When ASC 842 – Leases (“ASC 842”) was first published in 2016, the effective date for non-public entities was scheduled for 2020. The date seemed so far away that most people took the, “we will cross that bridge when we come to it” approach. To be fair, most people were too concerned about the new revenue recognition standard (ASC 606) to worry about anything else.
But here we are in 2019. If you are a public company, ASC 842 is already in effect. And for all non-public companies, the bridge is here and we are going to need to think about crossing it.
Right off the bat, the biggest change ASC 842 made is that most leases are now required to be recorded on the balance sheet as “Right of Use” assets with corresponding lease liabilities. Similarly to how the new revenue recognition standard redefined a 5-step process of when and how you recognize revenue, ASC 842 not only changed how we treat leases, it actually redefined on a conceptual level, what actually constitutes a leasing arrangement. Under ASC 842, a lease is a contract, or part of a contract, that conveys the right to control the use of an explicitly or implicitly identified asset for a period of time in exchange for consideration.
First of all, we should determine if there is an identified asset. Because no identified asset = no lease. Now, in order for there to be an identified asset, the supplier must not have substantive substitution rights. ASC 842 defines substitution rights to be substantive only if the supplier has 1) the practical ability to substitute alternative assets throughout the period of use and 2) would benefit economically from the substitution.
Once an identified asset is, well, identified, we move on to determine if the arrangement conveys the right to control the use of this asset. ASC 842 defines this as having both 1) the right to obtain substantially all the economic benefits from the use of the asset and 2) the right to direct the use of the asset. To put it simply, think of this in terms of having both economic and physical control of the asset.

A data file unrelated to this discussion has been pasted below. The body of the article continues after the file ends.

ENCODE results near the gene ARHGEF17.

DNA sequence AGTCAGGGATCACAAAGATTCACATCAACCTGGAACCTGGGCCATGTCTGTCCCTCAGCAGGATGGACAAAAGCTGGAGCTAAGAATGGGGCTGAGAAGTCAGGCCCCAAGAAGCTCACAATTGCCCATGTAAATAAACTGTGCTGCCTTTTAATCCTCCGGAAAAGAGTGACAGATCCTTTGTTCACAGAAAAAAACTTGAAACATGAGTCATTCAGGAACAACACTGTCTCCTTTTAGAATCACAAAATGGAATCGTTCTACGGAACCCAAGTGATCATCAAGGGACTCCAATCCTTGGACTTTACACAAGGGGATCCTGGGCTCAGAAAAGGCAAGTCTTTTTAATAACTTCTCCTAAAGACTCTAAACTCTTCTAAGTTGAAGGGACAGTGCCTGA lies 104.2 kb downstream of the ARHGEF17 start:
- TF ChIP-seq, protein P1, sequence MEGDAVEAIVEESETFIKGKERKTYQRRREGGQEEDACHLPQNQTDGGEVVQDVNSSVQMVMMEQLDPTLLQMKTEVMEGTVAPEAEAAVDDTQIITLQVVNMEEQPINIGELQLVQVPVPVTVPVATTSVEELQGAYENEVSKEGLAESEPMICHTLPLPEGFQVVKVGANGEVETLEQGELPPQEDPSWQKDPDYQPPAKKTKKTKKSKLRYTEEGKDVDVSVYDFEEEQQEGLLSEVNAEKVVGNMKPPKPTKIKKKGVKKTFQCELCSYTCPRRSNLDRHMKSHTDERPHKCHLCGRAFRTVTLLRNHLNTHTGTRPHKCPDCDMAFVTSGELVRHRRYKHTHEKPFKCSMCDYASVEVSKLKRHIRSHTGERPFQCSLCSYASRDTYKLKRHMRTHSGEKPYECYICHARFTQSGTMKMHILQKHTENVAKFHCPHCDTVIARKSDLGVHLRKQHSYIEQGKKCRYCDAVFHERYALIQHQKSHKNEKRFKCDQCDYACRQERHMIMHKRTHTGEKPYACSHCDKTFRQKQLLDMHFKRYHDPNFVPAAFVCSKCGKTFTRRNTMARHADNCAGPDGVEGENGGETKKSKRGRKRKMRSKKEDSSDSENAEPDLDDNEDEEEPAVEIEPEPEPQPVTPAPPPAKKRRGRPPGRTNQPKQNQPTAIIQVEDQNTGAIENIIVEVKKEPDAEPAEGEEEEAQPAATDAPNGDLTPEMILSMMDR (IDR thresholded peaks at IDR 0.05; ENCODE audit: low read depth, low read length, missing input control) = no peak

Okay, that was a lot of definitions, but why is that important? Because of this change, one of the biggest challenges in applying ASC 842 is determining whether an arrangement or portion of an arrangement is a lease. Contracts that previously were not considered to be a lease, might fall under this definition. Let’s take a common colocation arrangement for example. Historically, a colocation arrangement is a monthly service contract that is expensed as incurred. However, under ASC 842, the details of the arrangement must be closely evaluated to determine if there is a right to control the use of the identified asset. Does the arrangement call for a specific dedicated area of the data center for use? Can the servers and equipment easily be replaced by the supplier without interruption? Would the supplier have any economic incentive in this equipment change? Are you using substantially all of the entire capacity of the data center? These are but a few questions you must ask when reevaluating your arrangements under the new lease guidance.
Once you have determined that you have a lease, the next step will be determining the components of the lease, which will ultimately impact the Right of Use asset and Lease liability. Come back next time, we will go a little further across that bridge.